Race day. Ah well. Wind and rain for much of the day but it was on off and certainly wouldn’t be much of an issue for the race. After hours of reading in the van and reminiscing about Might Contain Nuts races from the Outdoor Ed Centre we moved to Crickhowell and got all the Runfurther gear sorted- flags and banners up, display boards and spot prizes out in the hall, a few prizes for the RO and then time to chat. I didn’t know many of the other runners but Steve Jones was there with plenty of time to spare too. I was dressed to run, my drop bag handed in and I just wanted to get going. It was going to be a tough course with the night coming early with all the low cloud. Perhaps I should have done a recee of this first 20 mile loop but I guessed that near the start there would be other runners around me.

MR believed the weather forecast ie.that the worst of the rain had passed and we would just have strong winds. Not true. At 8pm on our start line the rain started. I opted to put on my big heavy weight cag there and then. Correct decision. An hour later it was torrential bringing early dark and very very low vis. At this stage the wind was on our backs. I made my first mistake of allowing others to use their GPS and rely on them, first error. We were off line and lost some time to the amusement of those I later ran past. The last section to CP1 went well and even though I was on my own and no real idea of where I was heading the GPS seemed to say all was OK. Soon a couple of glow sticks confirmed I was close to the CP. The volunteers there made me feel good about myself and after a bite to eat I set off after Fiona who was about 20 minutes ahead they said. Despite the wind and rain I enjoyed CP1-2 and was making good time. It was a shame not to get the views but at least the nav here seemed easy as I ran along the ridge, picked up the Beacons Way and was on a nice wide grassy path with deep bracken on each side. I made a silly error entering the village at CP2 but soon put it right and found the guys waiting on the canal tow path. More food and the realisation that in 20 miles I had not had a drink. The tow path was easy; flat, no nav and just a bit overgrown and puddle. Bob and the van were waiting at the tunnel where he knew I would leave the tow path and meet the road. A swift cup of tea and I was off. The rain seemed to get worse but low down I was sheltered from the wind. I knew to leave the CP at the White Hart in Tal y bont but think I made a slight error on a parallel path next to the Taff Trail. I arrived at the dam OK and sort of knew where I was going on the next bit. I saw two torches behind me and now wished I had waited and grouped with them. The hillside was running with water and obscuring paths. By Waun Rydd I was getting blown all over and a bit scared. The path kept vanishing and I couldn’t stand up properly. Making forward progress was difficult. From then on the rain just got worse, torrential and non-stop. The wind became gales. I lost the path on the way down having taken my eye of the garmin to try to keep my balance. Even that failed and a strong gust blew me face first into a huge pond or puddle. More swearing and now I was soaked. I lost the path but decided to just keep heading down. It meant some bracken bashing and the two torches over took me during all this. I have only had my eTrex a short while and not used it much. It kept turning off when I wanted it. I climbed gates and headed down to the lane and the village. I had given no thought to eating or drinking yet again. I was scared getting off the hill down to CP3 but then proud to have done so and so continued. The CP was a van and I sheltered inside with a brew and stuffed down a huge pile of sweet potato I had been carrying. I was shivering but knew Bob and the van would be down in Brecon; not far and on lanes and tow path. Initially I struggled to get going on the lane as my cold muscles had seized up but by the tow path I was moving better and dawn was cheering me up. I found Bob and had yet another brew plus a marmite sandwich. Time to crack on and make use of the day light. The Usk was looking impressive as I crossed the bridge and started the climb towards the hills. I wasn’t moving very fast but I was at least moving forward. I had seen no runners close enough to speak to for hours and hours. The lanes seemed cruel as they headed down to streams when I knew really we needed to be going up and up onto the Beacons. The rain had washed out the hedges and the road was littered with debris from the water and huge branches brought down by the gales. As I left the relative shelter of the lanes the real force of the storm struck me. I did think about turning back on the first big wide low ridge but thought it would be soft. Higher up it just got worse and worse. I could barely stand up, moving forward was exhausting and I was worried about the tops. I nearly turned round and perhaps should have done. On the way up face into the wind I was drenched, blown all over the place and getting chilled due to my slow progress. By the top I was scared. Contouring away from Pen y Fan helped but not enough. I was blown over into the grass well over 100 times, I stopped counting.. After 45 mins on the top I knew I just had to get off and I didn’t really car which way. I put GPS and maps away and headed downhill on the least bouldery land I could find. I was blown over onto a rock which kindly gave me a dead thigh for a while. Should I have stopped, concentrated and tried to make it down the correct way? I will never know but I did know I wanted to avoid the rock path at all costs at least until I dropped out the worst of the wind. I soon realised I was heading down towards CP8 instead. I didn’t care. I was safer and the wind was less fierce. I hit the road at CP8 just as Jonny the RO drove by. This gave me a short ride up the road to CP4. If I had run up the road could I have continued? Probably but I am not sure it would have been sensible. I piled into Otto’s van and found Fiona who had been 1st lady changing into dry clothes. She like me had been blown all over, got scared and was too cold to continue. As the gas heater roared we were shivering badly. We agreed that it was SMJ and tried to make each other feel better. I never reached the part I had receed and never got to make the most of the day light and decent paths that I knew. Bob had been waiting in the van over the hill at CP5. In fact he had been trying to get some much needed sleep when he spotted the tracker and asked the CP staff what was going on. He came to my rescue and we drove a short way to a quiet layby and fell into bed. Thank god for the van.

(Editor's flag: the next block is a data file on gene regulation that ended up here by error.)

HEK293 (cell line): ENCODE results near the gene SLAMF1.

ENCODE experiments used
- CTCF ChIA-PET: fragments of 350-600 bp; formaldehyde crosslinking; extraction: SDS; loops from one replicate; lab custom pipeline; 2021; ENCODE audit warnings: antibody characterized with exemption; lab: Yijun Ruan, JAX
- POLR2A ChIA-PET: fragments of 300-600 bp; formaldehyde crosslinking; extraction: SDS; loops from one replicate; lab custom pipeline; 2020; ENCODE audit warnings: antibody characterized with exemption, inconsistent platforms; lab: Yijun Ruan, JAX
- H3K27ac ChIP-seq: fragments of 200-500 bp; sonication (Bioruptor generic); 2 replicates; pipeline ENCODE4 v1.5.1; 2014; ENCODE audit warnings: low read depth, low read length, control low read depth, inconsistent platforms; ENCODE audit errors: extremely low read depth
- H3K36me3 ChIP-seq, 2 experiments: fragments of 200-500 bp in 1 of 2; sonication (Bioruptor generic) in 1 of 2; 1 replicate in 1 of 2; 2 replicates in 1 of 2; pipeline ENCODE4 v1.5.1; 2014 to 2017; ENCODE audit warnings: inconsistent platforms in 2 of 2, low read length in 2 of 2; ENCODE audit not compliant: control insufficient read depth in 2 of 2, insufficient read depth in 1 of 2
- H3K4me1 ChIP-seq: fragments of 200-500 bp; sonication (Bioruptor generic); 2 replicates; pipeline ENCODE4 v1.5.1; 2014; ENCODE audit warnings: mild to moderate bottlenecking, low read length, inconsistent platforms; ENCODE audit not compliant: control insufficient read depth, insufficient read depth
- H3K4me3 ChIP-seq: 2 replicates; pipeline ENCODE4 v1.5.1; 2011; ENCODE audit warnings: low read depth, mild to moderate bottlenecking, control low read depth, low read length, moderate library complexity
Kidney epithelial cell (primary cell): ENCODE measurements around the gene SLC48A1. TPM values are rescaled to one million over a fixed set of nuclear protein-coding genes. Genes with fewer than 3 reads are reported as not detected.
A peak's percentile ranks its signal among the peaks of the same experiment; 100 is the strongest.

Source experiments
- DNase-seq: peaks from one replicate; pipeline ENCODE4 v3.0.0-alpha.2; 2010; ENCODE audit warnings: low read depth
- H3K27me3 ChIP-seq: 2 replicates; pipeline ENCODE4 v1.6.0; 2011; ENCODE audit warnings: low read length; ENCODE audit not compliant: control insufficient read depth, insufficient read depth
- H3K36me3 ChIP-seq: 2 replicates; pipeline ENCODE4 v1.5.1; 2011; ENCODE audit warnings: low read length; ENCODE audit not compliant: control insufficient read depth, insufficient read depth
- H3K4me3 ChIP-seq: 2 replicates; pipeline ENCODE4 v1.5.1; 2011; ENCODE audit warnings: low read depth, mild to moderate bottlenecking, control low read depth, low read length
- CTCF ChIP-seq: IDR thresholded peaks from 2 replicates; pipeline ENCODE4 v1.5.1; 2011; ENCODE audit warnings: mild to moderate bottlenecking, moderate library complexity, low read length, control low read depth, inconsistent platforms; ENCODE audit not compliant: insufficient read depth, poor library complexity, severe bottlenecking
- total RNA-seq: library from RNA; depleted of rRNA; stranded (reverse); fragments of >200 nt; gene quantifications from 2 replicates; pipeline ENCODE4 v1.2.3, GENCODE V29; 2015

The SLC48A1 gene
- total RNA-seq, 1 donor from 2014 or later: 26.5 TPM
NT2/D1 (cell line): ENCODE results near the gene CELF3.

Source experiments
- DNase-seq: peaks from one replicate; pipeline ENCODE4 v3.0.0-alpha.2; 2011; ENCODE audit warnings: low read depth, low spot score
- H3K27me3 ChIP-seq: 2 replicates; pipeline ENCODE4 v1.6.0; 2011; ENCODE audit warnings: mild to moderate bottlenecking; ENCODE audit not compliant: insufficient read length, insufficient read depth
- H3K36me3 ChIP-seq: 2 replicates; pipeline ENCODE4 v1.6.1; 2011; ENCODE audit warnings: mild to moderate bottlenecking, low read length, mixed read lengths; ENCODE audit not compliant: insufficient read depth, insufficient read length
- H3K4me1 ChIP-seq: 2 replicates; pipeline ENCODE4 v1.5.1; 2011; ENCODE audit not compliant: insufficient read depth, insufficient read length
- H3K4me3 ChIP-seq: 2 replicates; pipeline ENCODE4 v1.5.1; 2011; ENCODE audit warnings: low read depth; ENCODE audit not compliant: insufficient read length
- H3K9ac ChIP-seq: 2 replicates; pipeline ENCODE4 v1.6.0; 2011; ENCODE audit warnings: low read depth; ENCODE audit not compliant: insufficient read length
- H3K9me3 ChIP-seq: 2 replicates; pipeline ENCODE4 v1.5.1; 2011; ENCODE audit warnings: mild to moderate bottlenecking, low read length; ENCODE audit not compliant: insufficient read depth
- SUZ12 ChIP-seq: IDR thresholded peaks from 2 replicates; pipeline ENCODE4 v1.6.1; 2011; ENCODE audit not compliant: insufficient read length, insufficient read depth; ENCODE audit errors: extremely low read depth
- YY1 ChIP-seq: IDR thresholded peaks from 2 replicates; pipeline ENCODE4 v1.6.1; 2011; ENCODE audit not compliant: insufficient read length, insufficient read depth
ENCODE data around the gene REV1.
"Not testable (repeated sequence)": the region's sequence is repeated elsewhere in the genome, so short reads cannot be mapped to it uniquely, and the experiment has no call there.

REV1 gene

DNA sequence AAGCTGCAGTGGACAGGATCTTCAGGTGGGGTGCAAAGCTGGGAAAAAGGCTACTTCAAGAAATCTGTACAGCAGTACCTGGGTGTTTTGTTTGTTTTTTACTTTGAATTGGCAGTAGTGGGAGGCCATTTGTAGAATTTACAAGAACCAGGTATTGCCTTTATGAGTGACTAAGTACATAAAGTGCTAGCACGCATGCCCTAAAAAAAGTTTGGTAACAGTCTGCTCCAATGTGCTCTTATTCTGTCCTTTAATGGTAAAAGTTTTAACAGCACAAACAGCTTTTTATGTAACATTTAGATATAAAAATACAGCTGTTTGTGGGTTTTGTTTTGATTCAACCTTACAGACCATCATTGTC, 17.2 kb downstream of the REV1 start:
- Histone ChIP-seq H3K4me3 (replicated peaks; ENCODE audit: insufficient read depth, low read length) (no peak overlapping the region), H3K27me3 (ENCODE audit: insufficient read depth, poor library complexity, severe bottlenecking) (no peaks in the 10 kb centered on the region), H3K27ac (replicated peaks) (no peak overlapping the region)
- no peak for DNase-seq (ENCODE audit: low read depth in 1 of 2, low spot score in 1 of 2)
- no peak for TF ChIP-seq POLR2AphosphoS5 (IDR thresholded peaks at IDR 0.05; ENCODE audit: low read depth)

By the time we woke the rain had eased to the extent there were some gaps in the heavy showers but the wind seemed just as bad. All the rain had of course swollen the streams and rivers. David had made it over to CP6 but it had taken him a long time and he had been confused by the diversion. He was at CP7 when he was stopped. Almost a dozen left CP4 and made it to CP5 before they were stopped. The Mountain Rescue pulled the plug. It is likely if the weather forecast had actually been accurate that we may never have started, certainly not on our planned route.

Not much path and a river to cross – memories of the OMM

The 50 miler set off on Saturday morning and so with more knowledge of the conditions they were serious rerouted away from the tops and any river crossings. I believe they went through the col to the east of Cribyn and the down the valley to the south rather than along the ridge south. They missed out Tor y Foel hill and went down the Taff trail to Tal-y-bont and back along the canal. They still got a long race but not those tops. Many finished at it must still have been a tough day out.

So another DNF. 2019 is proving to be a tough year despite some good runs as well. It seems whenever I take on a race that makes us change our holiday plans it goes a bit wrong. In NZ my race meant a big detour back across the South Island. This time it meant we stayed in the UK instead of heading off to the sun in the van. I just hope diverting from France and the Pyrenees to go to the Tor des Geants goes better. (Yes, feeling a bit low and fragile).